Sunday, June 5, 2011

Cash Assets at Foreign-Related Financial Institutions in United States Approach $1.0 Trillion!


The Federal Reserve continues to pump reserves into the commercial banking system and the majority of these reserves are getting into the hands of foreign-related financial institutions and then heading offshore. 

On May 25, 2011, cash assets on the books of foreign-related financial institutions was just under $950 billion, up about $200 billion from April 27, 2011.  On May 4 cash asset at foreign-related financial institutions were 50 percent of all the cash assets held by commercial banks in the United States.

Now, on May 25, 55 percent of all the cash assets held by commercial banks in the United States were held by foreign-related financial institutions.

Please note, that on December 29, 2010, before QE2 really swung into action, these foreign-related institutions held only about one-third of all the cash assets on the balance sheets of commercial banks in the United States.

The increase from December 29 to the present has been roughly $590 billion. 

During this same period cash assets at all commercial banks rose by just under $660 billion, so that almost 90 percent of the cash assets pushed into the banking system by the Federal Reserve has gone into the coffers of foreign-related financial institutions!

From the Fed’s own balance sheet we see that Reserve Balances with Federal Reserve Banks, which closely tracks the excess reserves in the banking system, rose by $572 billion.  Almost all of this increase in excess reserves in the banking system has come about through the Fed’s acquisition of over $500 billion worth of U. S. Treasury securities. 

And, what have these foreign-related financial institutions done with the funds?

There is an account called “Net (Deposits) Due to Related Foreign Offices.”  On December 29, 2010 this account, on the reported statistics was a negative $420 billion.  That is, this was not money due to “related foreign offices” it was the money that “related foreign offices” had allocated to the United States office.  That is, it was an asset of the bank and not a deposit liability. 

On May 25, 2011, this negative number had turned into a positive number, it became a liability of the United States branches to “related foreign offices”, and this number was slightly over $86 billion.  This represented a swing of $506 billion!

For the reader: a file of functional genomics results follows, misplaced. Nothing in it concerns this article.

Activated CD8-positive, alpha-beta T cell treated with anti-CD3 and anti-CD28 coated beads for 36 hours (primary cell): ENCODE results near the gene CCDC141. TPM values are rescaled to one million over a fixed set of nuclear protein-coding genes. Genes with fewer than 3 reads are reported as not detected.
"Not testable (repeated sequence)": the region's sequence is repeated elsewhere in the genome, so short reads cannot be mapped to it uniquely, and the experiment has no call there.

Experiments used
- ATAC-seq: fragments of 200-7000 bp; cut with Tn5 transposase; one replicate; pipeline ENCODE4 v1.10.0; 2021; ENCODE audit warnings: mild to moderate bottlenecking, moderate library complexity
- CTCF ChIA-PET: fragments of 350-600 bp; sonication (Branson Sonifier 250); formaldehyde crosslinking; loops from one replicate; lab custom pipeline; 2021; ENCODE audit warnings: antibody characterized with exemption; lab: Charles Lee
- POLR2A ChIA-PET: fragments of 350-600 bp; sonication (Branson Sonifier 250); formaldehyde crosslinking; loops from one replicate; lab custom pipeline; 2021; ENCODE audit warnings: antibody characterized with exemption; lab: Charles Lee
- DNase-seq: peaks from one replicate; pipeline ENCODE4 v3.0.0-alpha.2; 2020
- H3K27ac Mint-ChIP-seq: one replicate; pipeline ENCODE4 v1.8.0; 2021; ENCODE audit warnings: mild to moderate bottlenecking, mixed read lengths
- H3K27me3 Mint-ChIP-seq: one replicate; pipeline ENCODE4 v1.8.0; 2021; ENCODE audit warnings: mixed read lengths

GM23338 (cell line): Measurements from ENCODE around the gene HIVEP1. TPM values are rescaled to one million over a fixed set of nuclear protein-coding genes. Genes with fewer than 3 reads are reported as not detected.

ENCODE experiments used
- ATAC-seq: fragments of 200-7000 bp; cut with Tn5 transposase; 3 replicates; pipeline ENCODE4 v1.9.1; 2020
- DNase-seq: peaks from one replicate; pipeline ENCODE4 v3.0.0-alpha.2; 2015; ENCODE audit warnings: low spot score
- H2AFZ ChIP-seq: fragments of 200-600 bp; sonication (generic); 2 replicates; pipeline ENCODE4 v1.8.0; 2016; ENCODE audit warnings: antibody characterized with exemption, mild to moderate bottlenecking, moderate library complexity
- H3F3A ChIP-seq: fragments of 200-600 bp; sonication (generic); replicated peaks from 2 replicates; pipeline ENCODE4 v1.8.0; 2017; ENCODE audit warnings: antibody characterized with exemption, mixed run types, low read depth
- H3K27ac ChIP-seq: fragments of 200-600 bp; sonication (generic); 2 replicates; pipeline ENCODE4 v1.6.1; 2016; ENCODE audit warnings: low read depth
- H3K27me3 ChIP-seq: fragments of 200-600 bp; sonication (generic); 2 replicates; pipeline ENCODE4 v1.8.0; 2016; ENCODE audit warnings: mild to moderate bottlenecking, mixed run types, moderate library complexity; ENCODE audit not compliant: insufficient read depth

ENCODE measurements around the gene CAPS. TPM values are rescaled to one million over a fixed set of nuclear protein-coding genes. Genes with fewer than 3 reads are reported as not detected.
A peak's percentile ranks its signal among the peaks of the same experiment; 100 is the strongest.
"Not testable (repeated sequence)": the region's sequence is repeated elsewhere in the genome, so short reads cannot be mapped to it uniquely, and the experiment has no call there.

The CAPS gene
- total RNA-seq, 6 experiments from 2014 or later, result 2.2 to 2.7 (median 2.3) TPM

In essence, cash assets at these foreign-related institutions rose by about $590 billion since December 29 and $506 billion of this increase went to “related foreign offices.” 


And, where do we pick up some of the results of this “carry trade” action?

Check out the Wall Street Journal last week, “Big Banks Cash In On Commodities,” (http://professional.wsj.com/article/SB10001424052702304563104576359704074143190.html?mod=ITP_moneyandinvesting_0&mg=reno-secaucus-wsj) “Wall Street is tapping a real gusher in 2011, as heightened volatility and higher prices of oil and other raw materials boost bank profits.” 

“A group of 10 large bans saw their commodities revenues increase by 55% in the first quarter. “

And, who says that the Federal Reserve is not underwriting world commodity inflation?  And, who says that the Federal Reserve is not underwriting the profitability of the big banks and producing even bigger banks that are too big to fail?

This is my July edition of the QE2 Watch, following up my June edition, see http://seekingalpha.com/article/268809-qe2-watch-banking-system-still-not-fully-engaged.  The Fed continues to do what it said it was going to do, purchase about $600 billion in U. S. Treasury securities by June 30, 2011. 

From December 29 through June 1, the Fed has purchased $516 billion U. S. Treasury securities.  Roughly $105 billion of these have gone to offset the decline in the Fed’s portfolio of Federal Agency Issues and Mortgage-backed securities.  Thus, the net increase in the Fed’s portfolio of securities has only been about $415 billion. 

But, the United States Treasury has drawn down $195 billion from its deposit account at the Fed related to “Supplemental Financing Account and this has put $195 billion of reserves into the banking system over the last five months.

The combination of the two, $415 billion and $195 billion, comes to $610 billion and accounts for all of the increase in reserve balances at Federal Reserve banks, the proxy for excess reserves, of $570 billion. 

The bottom line on this is that the Federal Reserve and the Treasury Department are seeing to it that the financial system is awash with liquidity…even though the largest amount of the funds are going offshore. 

1 comment:

Flow5 said...

Your too kind to the architects of QE2.